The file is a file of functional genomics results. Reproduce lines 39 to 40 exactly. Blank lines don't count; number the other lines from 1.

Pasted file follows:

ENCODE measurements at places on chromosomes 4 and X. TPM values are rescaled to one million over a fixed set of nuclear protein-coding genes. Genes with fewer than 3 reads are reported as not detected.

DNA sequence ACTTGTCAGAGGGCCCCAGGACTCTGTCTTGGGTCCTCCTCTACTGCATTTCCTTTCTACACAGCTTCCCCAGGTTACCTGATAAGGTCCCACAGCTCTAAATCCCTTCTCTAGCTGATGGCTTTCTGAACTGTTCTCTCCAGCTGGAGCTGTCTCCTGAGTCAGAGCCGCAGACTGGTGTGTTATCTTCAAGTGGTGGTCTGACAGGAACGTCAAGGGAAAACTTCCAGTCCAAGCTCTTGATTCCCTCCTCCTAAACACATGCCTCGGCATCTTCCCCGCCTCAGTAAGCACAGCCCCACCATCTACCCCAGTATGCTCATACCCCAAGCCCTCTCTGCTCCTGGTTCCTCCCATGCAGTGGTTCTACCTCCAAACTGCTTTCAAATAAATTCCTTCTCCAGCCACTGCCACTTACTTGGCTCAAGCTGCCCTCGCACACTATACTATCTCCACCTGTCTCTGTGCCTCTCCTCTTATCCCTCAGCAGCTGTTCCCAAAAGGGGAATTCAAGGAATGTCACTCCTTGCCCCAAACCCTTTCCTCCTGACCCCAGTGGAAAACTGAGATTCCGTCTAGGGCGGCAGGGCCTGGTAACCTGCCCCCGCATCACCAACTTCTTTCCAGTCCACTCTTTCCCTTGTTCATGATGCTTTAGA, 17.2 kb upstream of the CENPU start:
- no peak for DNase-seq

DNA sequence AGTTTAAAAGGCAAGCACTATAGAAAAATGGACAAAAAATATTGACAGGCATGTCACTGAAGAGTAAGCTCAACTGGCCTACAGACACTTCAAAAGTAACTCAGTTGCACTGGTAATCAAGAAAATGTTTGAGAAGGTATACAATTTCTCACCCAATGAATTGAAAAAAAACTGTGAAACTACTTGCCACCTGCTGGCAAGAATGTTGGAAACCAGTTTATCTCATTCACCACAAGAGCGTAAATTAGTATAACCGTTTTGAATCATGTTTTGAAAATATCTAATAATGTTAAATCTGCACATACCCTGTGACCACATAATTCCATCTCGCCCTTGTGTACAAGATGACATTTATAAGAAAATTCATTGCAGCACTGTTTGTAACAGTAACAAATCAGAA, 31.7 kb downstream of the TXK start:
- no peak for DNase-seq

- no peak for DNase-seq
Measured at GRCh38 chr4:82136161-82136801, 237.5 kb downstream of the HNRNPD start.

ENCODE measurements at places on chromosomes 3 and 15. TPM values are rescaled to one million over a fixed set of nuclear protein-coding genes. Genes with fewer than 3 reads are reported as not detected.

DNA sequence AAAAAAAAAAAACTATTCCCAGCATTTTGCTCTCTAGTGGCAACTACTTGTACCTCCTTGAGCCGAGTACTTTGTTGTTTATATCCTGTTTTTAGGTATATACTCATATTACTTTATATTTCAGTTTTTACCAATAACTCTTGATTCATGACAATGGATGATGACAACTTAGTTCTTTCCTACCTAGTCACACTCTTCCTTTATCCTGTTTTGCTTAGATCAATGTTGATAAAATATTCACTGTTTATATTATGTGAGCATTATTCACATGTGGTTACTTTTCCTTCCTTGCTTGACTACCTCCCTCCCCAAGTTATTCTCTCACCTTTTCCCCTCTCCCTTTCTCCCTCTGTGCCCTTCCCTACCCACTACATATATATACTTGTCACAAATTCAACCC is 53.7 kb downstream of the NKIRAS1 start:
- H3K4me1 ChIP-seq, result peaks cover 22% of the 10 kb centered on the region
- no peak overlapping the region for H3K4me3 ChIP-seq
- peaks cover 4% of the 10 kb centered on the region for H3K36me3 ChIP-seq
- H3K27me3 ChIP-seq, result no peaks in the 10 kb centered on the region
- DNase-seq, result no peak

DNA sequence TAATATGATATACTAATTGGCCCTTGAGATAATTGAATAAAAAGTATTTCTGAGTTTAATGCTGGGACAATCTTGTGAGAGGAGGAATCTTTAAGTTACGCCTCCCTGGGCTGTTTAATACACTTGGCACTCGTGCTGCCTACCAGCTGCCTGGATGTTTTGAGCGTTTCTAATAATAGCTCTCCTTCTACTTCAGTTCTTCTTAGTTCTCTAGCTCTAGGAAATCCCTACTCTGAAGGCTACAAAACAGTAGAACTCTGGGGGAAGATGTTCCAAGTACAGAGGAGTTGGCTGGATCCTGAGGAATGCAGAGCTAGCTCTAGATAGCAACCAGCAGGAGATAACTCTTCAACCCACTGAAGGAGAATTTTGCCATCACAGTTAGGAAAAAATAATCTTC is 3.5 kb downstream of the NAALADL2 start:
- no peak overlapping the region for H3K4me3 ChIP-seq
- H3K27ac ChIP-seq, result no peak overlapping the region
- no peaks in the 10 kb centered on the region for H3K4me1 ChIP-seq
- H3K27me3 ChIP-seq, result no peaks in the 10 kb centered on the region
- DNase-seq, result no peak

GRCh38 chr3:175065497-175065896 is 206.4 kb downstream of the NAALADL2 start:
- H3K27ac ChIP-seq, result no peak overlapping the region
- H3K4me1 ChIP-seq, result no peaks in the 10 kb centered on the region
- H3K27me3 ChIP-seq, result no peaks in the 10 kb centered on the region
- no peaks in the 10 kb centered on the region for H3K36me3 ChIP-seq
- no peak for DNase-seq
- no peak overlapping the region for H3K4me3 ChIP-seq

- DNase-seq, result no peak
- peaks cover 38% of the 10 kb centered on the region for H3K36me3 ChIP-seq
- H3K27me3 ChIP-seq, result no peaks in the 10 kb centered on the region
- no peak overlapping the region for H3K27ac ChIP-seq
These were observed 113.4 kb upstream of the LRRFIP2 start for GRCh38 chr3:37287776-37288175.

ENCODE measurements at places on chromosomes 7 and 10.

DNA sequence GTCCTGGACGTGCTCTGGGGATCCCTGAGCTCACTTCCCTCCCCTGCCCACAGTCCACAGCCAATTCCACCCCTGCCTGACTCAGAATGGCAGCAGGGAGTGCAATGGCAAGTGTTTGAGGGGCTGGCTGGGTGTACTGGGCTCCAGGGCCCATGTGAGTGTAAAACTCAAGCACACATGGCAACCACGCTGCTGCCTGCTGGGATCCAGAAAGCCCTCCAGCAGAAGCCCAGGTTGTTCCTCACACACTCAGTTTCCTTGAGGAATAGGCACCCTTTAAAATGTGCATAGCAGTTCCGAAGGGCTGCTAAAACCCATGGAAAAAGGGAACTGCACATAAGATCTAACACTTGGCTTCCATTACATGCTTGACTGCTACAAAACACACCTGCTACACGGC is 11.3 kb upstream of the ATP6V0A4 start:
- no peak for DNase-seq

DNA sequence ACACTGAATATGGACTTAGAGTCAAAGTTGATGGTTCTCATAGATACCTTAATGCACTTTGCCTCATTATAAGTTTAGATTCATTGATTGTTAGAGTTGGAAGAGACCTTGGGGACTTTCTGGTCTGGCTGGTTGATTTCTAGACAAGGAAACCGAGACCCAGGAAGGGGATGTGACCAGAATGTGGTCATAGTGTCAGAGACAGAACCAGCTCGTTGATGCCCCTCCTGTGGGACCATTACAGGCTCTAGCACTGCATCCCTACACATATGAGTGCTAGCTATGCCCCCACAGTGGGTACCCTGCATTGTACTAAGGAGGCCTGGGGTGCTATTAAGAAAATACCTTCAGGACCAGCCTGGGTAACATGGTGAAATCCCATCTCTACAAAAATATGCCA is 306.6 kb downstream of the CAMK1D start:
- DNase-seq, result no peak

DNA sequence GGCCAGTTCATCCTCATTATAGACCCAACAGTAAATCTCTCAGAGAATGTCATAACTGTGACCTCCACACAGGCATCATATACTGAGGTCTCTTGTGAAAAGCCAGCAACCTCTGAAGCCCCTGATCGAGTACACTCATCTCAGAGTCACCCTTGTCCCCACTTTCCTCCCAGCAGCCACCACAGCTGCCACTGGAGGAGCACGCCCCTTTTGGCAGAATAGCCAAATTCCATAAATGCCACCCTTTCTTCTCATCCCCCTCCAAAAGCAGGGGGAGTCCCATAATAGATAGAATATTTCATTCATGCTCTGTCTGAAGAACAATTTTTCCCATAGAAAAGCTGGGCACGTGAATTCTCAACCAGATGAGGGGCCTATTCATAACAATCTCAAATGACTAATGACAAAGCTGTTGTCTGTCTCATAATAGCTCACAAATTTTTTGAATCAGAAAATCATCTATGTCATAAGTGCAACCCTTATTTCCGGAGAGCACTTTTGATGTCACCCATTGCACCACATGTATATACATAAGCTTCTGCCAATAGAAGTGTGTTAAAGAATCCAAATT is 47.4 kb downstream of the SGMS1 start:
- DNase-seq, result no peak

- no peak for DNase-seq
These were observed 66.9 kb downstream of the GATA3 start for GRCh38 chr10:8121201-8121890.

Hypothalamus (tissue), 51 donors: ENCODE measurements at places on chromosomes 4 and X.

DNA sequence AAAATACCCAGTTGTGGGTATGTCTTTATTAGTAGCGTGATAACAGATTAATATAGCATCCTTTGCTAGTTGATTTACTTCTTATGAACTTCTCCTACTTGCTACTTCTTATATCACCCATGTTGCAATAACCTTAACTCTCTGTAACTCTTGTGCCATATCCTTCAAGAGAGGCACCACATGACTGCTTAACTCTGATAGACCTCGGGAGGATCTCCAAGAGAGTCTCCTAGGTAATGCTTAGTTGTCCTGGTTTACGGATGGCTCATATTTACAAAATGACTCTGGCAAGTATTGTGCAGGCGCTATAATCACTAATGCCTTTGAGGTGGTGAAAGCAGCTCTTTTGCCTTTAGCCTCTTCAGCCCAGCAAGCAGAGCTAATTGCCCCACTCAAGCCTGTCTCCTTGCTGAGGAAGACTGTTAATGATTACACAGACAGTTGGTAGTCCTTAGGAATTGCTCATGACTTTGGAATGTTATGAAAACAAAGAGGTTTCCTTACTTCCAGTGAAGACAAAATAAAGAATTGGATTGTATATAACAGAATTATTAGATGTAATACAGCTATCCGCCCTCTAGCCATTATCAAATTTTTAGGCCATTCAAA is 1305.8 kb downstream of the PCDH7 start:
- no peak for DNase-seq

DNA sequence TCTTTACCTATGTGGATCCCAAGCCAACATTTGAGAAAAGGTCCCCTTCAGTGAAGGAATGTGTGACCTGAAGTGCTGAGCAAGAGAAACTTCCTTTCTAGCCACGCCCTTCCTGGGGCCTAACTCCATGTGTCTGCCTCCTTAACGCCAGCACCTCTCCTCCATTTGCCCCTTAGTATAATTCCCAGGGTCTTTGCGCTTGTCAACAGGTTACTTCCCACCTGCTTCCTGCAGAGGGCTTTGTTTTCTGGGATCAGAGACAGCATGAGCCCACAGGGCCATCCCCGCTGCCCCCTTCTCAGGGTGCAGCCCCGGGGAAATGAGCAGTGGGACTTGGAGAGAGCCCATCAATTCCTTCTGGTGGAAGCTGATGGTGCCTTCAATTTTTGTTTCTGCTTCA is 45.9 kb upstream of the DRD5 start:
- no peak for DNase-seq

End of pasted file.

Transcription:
- DNase-seq, result no peak

- no peak for DNase-seq